Bashir, Palin, and How Things Got Out of Hand
The Independent Project. Redding, CA
Martin Bashir, and his rant about how Sarah Palin has compared the national debt to slavery, is very disappointing. It was more about divisive politics than news coverage. If you actually watch both Sarah Palin’s speech and Mr. Bashir’s segment, you will see that Sarah Palin was comparing the debt overhanging our future generations to slavery. This is a stretch but still not entirely without merit. Mrs. Palin says, “When that note comes due — and this isn’t racist so try it anyway, this isn’t racist — but it’s going to be like slavery when that note is due, right?” She is essentially saying that in order to pay for or stave off that debt we as a people are going to have to do things against our will, and that is, keyword, “like” slavery. Sarah Palin did not say it was slavery; she compared debt to slavery. This is a valid and useful rhetorical tool, if used correctly. Many concepts are similar to slavery in some aspect. Are those things as severe or horrific? No, they are not remotely as deplorable. When slavery is worse than what one is comparing it to, this does not mean one should withhold from using that term as a comparison. Sarah Palin did not paint slavery in a positive light; she was speaking on the debt and its negative effects, which are why we need to fix it. To attack her for comparing something to slavery is an underhanded and hyperemotional jab.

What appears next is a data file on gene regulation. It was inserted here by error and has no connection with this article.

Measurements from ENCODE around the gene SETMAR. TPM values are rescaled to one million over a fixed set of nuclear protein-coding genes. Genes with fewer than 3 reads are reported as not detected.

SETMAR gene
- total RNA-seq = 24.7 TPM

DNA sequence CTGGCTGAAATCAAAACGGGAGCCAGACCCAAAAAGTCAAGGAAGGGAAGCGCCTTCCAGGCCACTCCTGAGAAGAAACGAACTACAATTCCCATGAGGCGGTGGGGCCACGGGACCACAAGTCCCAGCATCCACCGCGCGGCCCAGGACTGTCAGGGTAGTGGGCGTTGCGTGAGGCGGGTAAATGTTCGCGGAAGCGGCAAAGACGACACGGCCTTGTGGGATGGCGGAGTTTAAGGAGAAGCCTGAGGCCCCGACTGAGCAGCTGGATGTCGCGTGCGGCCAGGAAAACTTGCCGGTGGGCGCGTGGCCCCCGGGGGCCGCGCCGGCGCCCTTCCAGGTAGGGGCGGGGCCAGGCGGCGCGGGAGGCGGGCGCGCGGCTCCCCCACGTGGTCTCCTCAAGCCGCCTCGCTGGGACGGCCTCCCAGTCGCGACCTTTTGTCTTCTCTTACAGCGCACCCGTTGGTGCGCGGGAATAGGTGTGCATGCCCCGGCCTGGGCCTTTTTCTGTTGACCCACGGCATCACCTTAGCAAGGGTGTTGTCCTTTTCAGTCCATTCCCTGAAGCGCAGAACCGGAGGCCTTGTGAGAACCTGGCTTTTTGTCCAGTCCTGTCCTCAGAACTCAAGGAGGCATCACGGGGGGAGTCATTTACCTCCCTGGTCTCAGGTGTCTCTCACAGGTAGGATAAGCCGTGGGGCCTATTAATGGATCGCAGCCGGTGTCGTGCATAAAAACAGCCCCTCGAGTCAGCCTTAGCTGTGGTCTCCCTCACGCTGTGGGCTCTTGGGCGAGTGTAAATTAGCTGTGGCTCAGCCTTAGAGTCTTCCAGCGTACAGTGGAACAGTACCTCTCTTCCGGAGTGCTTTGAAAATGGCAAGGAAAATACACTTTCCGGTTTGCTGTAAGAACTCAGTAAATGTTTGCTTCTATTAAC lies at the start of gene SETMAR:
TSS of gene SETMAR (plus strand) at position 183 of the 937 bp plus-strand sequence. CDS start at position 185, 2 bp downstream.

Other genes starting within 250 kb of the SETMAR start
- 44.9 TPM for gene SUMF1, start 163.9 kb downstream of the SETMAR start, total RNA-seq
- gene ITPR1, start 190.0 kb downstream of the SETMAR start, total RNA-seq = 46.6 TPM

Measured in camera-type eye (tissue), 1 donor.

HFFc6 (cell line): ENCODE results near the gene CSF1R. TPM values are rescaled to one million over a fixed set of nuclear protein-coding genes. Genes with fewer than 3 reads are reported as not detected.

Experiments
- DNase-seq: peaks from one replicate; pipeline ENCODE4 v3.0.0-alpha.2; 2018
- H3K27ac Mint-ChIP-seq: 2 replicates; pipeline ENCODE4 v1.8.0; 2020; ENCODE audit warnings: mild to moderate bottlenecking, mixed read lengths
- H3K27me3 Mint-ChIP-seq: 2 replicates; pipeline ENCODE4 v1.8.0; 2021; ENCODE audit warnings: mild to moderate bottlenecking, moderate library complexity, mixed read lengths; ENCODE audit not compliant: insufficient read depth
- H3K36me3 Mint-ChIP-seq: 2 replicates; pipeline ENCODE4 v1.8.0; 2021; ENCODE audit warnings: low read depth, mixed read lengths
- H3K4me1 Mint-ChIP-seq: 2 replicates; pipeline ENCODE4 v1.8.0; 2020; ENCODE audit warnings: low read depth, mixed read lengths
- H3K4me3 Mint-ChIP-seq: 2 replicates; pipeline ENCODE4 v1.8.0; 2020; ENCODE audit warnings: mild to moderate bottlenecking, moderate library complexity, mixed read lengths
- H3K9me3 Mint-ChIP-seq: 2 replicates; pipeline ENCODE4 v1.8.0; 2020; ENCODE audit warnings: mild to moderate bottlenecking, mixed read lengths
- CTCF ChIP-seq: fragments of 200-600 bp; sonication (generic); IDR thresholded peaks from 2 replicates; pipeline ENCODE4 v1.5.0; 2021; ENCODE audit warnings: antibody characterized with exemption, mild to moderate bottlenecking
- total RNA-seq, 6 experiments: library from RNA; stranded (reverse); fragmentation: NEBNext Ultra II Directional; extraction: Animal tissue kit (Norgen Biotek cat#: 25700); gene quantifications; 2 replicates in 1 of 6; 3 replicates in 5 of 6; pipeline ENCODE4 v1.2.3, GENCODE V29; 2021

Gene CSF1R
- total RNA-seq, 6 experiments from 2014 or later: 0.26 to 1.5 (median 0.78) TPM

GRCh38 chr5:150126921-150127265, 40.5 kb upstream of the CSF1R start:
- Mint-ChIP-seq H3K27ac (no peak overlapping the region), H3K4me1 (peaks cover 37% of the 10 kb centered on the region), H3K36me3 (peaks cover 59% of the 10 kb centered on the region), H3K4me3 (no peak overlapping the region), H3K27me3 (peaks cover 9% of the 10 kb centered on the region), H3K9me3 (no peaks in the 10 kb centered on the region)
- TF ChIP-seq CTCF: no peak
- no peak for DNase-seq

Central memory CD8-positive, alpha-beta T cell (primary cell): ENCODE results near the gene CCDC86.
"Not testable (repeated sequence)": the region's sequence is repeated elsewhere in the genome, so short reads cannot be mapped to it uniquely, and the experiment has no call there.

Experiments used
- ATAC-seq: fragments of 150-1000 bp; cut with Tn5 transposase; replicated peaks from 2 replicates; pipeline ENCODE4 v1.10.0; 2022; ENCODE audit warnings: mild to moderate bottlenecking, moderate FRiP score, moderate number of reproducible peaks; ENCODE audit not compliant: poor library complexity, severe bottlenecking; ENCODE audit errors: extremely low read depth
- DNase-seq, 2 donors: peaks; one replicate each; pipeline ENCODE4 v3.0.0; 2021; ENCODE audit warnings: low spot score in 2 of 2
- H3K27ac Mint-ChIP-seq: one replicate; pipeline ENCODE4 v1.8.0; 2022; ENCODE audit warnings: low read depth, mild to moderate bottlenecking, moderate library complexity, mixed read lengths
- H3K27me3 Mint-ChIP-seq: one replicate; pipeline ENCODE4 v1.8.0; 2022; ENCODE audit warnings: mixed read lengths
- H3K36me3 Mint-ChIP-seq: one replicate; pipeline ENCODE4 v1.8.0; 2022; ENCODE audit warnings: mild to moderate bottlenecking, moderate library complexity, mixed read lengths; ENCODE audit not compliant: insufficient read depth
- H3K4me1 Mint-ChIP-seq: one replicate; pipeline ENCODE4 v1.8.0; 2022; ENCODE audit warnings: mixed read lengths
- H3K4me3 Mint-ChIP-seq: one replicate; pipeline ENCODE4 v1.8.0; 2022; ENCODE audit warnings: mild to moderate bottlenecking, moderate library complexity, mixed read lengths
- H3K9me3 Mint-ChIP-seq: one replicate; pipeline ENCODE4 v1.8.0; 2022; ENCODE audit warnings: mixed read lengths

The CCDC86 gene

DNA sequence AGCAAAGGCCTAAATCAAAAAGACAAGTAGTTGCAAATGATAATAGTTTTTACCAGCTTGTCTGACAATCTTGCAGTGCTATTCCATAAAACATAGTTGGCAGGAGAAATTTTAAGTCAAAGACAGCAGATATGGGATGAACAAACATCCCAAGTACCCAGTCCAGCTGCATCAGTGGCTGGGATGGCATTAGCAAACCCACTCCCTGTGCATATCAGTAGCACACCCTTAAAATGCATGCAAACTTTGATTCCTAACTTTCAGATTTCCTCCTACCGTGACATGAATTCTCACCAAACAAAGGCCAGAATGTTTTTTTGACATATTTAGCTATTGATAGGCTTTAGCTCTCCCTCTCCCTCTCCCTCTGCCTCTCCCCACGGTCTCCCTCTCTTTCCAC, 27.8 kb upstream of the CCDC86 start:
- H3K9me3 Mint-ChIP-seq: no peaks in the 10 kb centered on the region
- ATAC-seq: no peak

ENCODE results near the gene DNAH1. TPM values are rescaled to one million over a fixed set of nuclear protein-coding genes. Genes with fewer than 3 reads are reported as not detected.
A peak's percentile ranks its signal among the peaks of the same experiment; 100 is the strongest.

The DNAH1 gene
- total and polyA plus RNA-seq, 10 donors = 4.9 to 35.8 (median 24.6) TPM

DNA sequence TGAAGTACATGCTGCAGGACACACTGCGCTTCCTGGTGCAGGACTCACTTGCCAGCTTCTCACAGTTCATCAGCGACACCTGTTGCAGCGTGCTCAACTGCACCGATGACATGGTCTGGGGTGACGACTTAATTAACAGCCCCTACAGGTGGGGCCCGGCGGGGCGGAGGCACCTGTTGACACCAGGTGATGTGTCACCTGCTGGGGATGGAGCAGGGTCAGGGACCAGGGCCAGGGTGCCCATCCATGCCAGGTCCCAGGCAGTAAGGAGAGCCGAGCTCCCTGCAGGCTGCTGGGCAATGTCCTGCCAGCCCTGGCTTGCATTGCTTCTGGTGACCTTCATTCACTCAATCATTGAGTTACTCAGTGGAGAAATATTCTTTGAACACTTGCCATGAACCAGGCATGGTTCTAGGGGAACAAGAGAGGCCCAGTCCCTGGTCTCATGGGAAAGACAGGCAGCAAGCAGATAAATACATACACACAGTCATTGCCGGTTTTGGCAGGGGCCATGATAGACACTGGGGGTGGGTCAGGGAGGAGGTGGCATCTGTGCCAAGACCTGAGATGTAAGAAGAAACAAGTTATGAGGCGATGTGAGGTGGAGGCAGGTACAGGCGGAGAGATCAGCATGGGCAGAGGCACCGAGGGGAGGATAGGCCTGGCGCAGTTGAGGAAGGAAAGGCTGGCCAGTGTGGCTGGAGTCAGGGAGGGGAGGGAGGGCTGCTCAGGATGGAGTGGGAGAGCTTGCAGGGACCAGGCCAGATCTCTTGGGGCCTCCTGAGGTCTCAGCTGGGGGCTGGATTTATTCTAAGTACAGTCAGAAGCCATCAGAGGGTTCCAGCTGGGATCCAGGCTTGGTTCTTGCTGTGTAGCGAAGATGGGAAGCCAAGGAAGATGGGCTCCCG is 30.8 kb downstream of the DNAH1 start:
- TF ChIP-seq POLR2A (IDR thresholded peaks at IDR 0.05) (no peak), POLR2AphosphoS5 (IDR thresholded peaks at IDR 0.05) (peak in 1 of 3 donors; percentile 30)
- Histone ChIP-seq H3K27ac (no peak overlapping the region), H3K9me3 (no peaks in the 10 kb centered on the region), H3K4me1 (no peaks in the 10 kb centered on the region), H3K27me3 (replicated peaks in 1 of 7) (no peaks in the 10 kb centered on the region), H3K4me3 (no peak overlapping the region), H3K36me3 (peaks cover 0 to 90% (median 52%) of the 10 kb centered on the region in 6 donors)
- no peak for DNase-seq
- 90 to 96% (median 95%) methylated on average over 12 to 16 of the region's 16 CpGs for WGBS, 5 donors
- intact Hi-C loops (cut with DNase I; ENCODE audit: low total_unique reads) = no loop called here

Furthermore, Martin Bashir referred to Palin multiple times as a “well-established world class idiot.” This is not only an insult, but is a hypocritical one, because Martin Bashir’s employer MSNBC is known in the conservative world to call out anyone who has made any derogatory comments or insults to Democratic female politicians. Also, Martin Bashir suggested that the slaves’ punishment of others urinating and defecating in a slave’s mouth can be applied to Sarah Palin. This is beyond disrespectful and inappropriate, but also shows how these things get out of hand and become polarizing in this type of situation. Bashir, in his criticism of Sarah Palin, reads accounts of slave brutality and abuse to counter her point, rather than explaining why she is incorrect. Instead, he used hyperemotional rhetoric to counter Sarah Palin’s hyperemotional rhetoric. Currently, left-wing news outlets are defending him, and right-wing news outlets are attacking him. There is a lack of input from women’s groups who usually interject whenever a female public figure is directly insulted in this manner.
Bottom line: Bashir was out of line, and Palin should have used a different term.